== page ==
Kanji for Oni – Eight things you should know
Generally, “Oni” is considered a kind of Japanese monster or troll that appears in Japanese folklore and folk religion.
Since they are horrifying, “Oni” is also used as a word to describe that something is “strong,” “cruel,” “scary,” “intense,” or “big”.
Let’s see what “Oni” looks like, how it appears in a Japanese annual event, and how the Kanji is used in the language.
- 1 Kanji for “Oni”
- 2 Meanings of 鬼
- 3 The origin of the character
- 4 The typical image of Japanese “Oni”
- 5 “Oni” in Demon Slayer (Kimetsu no Yaiba)
- 6 Using “Oni” for a person
- 7 “Oni” in Japanese annual event 節分(Setsubun)
- 8 Proverbs and idioms with – learning Japanese!
Kanji for “Oni”
- Pronounce - OnyomiWhat is Onyomi?
Reading based on old Chinese pronunciation.
- Pronounce - KunyomiWhat is Kunyomi?
Reading based on Japanese to express the meaning of kanji.
There are some Kanji characters that need to be fed, such as “嬉しい”.
- Strokes What is Strokes?
The stroke order is the order of writing kanji.
Created with the aim of unifying the stroke order as much as possible so as not to cause confusion in learning instruction.
- Radical What is Radical?
Radical is a part of a kanji used to classify kanji.
In radical classification, at least one radical is assigned to all Kanji characters.
Meanings of 鬼
- Sprit of a deceased person
- A monster or troll in Japanese folklore
- Being cruel
- Being bold and inhumane
- Being keen about something with an obsession
- “It” in tag* and hide-and-seek, etc.
* “Tag” is called 鬼ごっこ (Onigokko) in Japanese. The word ごっこ is used for pretend .
The origin of the character
It is a pictogram of a man with a grotesque head and stands for the dead’s soul.
The typical image of Japanese “Oni”
To put it very simple, they look like this:
They have horns, usually one or two, and often have sharp fangs. The color of their skins is often drawn in red, blue, or green. They wear nothing except underpants of tiger fur. They have superhuman strength, and are bold and inhumane, and considered horrifying. They often have studded metal rod in their .
As an actual example of how “Oni” appears in Japanese stories, let’s take a look at a mega-hit comic Demon Slayer (Kimetsu no Yaiba), in which the characters fight a fierce battle against “Oni.”
“Oni” in Demon Slayer (Kimetsu no Yaiba)
Demon Slayer is a comic that made a huge craze written and illustrated by Koyoharu Gotōge. Kimetsu no Yaiba is written as 鬼滅の刃 in Japanese. 鬼 means Oni, 滅 means to overthrow, and 刃 stands for a sword.
In this comic, “Oni” has different characteristics compared to the traditional image.
“Oni” characters wear clothes like ordinary humans and don’t necessarily have horns. They eat humans, and the more they eat, the stronger they get. They never get old, and even if they lose a part of their body, that part regenerates. They never die unless getting sunlight or being cut their necks by swords made specially to kill them.
Since the characters have to face so many hardships, some Japanese fans say, “The author is the most inhumane 鬼 in this comic.”
Using “Oni” for a person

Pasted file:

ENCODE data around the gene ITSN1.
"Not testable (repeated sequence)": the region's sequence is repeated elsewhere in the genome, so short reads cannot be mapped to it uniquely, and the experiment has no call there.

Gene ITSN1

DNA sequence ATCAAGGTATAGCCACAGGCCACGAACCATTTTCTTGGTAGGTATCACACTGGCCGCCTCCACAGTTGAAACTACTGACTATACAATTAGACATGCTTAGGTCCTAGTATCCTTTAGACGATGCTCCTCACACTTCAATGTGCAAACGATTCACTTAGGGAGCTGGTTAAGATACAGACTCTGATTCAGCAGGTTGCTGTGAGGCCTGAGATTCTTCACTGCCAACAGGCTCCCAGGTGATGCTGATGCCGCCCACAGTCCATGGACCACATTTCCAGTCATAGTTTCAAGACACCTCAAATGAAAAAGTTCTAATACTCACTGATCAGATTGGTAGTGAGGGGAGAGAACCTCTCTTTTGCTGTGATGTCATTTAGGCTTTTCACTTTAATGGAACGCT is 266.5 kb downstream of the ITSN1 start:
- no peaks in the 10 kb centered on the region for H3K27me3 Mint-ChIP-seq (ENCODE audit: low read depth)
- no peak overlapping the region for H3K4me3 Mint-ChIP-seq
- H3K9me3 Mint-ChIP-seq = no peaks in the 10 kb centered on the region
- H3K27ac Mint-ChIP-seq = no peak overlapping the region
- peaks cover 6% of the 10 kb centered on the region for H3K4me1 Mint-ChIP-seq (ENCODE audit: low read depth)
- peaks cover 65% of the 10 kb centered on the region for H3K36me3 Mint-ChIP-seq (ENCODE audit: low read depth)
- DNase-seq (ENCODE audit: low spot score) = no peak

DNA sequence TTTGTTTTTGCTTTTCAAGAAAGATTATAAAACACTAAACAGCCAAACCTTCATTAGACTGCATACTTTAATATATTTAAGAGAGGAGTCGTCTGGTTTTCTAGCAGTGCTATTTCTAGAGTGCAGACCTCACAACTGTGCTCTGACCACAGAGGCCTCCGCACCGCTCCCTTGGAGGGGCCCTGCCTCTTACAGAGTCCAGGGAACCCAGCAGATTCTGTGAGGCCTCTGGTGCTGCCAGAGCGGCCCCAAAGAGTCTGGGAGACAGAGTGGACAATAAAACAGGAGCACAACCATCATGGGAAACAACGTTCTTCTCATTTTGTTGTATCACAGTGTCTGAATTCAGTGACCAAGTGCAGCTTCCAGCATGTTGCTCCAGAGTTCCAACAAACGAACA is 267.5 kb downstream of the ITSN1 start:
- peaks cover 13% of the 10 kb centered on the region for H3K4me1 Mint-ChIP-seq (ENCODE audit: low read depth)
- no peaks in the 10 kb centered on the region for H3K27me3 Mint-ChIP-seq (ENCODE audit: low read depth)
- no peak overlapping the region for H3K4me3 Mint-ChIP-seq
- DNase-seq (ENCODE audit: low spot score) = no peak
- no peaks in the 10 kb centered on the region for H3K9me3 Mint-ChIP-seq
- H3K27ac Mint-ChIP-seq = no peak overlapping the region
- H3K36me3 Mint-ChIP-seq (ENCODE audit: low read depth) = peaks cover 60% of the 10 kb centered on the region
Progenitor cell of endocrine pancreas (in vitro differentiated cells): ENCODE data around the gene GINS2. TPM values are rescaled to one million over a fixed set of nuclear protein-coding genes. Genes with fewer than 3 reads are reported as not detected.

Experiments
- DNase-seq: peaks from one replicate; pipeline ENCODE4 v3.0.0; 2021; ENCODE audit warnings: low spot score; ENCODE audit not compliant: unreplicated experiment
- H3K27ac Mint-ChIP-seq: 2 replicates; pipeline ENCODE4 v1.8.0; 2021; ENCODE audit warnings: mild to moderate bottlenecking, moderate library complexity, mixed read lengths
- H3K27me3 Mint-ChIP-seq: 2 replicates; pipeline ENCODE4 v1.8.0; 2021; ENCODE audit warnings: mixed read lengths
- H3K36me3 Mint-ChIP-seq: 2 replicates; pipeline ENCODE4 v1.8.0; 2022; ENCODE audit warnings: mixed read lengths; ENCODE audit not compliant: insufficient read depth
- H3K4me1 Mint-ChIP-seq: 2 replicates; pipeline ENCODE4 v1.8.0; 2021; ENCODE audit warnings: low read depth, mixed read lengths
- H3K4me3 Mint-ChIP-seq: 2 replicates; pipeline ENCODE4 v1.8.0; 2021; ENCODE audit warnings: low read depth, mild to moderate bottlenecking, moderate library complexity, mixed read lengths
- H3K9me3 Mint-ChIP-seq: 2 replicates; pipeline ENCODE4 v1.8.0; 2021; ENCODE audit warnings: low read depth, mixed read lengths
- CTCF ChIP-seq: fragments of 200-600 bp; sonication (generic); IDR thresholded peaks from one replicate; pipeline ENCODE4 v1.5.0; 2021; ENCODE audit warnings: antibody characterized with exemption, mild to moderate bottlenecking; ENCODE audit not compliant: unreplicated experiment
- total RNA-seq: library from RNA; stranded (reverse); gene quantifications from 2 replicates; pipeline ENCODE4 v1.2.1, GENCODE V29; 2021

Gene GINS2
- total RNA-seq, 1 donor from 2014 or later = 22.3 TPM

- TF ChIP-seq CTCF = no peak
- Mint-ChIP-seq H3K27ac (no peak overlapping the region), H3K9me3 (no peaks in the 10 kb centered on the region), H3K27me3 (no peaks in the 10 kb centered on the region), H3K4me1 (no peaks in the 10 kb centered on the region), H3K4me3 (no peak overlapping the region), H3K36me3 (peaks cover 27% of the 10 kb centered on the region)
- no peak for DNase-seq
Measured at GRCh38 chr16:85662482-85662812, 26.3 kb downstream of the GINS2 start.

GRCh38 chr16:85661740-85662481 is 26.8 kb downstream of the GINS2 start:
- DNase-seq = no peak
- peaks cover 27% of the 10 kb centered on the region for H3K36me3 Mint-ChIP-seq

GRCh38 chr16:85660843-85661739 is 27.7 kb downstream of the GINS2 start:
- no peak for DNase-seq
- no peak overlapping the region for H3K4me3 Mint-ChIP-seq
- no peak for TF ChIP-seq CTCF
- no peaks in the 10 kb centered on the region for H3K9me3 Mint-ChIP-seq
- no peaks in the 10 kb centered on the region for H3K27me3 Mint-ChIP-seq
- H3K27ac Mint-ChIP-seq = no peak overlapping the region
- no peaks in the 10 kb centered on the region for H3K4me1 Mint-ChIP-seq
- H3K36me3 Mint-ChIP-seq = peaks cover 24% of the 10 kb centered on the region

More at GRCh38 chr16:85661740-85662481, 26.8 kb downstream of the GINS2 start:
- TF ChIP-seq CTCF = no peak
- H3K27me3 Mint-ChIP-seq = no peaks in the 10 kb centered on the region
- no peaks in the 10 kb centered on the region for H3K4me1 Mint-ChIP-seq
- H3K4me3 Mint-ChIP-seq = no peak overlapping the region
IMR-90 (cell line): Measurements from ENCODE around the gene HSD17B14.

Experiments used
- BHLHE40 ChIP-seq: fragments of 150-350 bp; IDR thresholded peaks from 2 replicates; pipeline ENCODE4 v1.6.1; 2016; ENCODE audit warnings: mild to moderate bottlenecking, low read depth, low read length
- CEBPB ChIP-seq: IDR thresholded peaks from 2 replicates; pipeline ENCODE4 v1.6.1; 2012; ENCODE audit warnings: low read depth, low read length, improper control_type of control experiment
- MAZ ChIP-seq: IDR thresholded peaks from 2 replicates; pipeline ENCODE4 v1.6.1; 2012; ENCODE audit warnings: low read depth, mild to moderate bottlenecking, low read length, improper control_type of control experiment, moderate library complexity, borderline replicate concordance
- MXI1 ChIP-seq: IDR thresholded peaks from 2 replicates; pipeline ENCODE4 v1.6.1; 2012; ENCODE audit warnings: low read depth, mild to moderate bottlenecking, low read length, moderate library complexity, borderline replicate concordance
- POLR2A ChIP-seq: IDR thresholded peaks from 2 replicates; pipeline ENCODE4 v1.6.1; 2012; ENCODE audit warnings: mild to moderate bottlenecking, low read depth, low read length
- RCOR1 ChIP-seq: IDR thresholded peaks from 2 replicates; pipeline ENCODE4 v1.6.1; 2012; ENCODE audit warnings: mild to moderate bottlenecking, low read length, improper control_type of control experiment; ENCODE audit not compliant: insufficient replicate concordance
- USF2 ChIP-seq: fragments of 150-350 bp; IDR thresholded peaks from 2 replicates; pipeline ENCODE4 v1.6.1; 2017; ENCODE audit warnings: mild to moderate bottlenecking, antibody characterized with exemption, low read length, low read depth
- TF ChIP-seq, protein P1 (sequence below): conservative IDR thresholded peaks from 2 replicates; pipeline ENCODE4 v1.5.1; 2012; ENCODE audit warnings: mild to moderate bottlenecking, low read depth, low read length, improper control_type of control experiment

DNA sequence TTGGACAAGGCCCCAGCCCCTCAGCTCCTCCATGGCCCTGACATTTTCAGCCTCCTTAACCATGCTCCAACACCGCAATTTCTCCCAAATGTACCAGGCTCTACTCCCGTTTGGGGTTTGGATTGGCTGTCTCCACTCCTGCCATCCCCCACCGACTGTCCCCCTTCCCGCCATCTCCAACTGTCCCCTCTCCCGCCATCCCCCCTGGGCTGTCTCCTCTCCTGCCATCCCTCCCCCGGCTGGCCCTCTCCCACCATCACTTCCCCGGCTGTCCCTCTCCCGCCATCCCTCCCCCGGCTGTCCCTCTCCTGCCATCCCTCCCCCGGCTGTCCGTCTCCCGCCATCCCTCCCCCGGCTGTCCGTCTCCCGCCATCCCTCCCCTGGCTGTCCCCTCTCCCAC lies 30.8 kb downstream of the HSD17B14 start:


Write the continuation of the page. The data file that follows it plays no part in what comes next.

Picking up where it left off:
The word “Oni” is often used for describing people’s characteristics.
If you say 「あの人は仕事の鬼だ」(Ano hito wa shigoto no oni da), literally meaning “That person is an Oni for work,” it means that person is very keen and obsessed with work.
It could also describe a person who is very strict and inhumane.
For example, there are some words as 「鬼上司」 (Oni jōshi, such as Oni boss), and「鬼コーチ」 (Oni coach).
If you say 「鬼嫁」 (Oni yome), it means that the woman has no mercy to her husband.
“Oni” in Japanese annual event 節分(Setsubun)
節分 (Setsubun) is the day before the beginning of spring in the lunar calendar. Spring regarded as a new year, nowadays Japanese call February 2, 3, or 4(it depends on the year) as Setsubun.
On that day, people, especially children, throw beans in their houses, or at events in shrines or temples, saying 「鬼は外、福は内」(Oni wa soto, fuku wa uchi). This phrase means “Go away Oni (symbol of bad things in this context), come in happiness and luck.”
Proverbs and idioms with – learning Japanese!
Since 鬼 is considered a strong, inhumane creature, there are some proverbs and idioms using the word.
鬼に金棒 (Oni ni kanabō)
金棒 is a studded metal rod just as shown in the illustration above. 金 stands for metal (it also means “gold,” but it is not the case for this word), and 棒 means rod or stick. Oni itself is already strong, but with a weapon, they are even stronger. Therefore, 鬼に金棒 implies that a person or a group that is already strong gets stronger by getting something new.
(Kyonen no yūshō chīmu ni ōmono no shinjin senshu ga nyūdan suru koto ni natta. Masani oni ni kanabō da.)
This means “A big-name rookie is joining the team that won the championship last year—the more Moors, the better victory.”
鬼の目にも涙 (Oni no me nimo namida)
This phrase literally means “even Oni get tears in their eyes.” It means that even a person who seem to be merciless sometimes have sympathy or pity.
鬼の居ぬ間に(命の)洗濯 (Oni no inu ma ni (inochi no) sentaku)
This phrase literally means “washing one’s life while Oni is away.” It means “to relax and do whatever you want while someone you feel uneasy is not around you.”
So, did you get some images about Japanese “Oni”?
They are quite familiar to Japanese people, and “Oni” is a handy word to describe that someone is inhumane.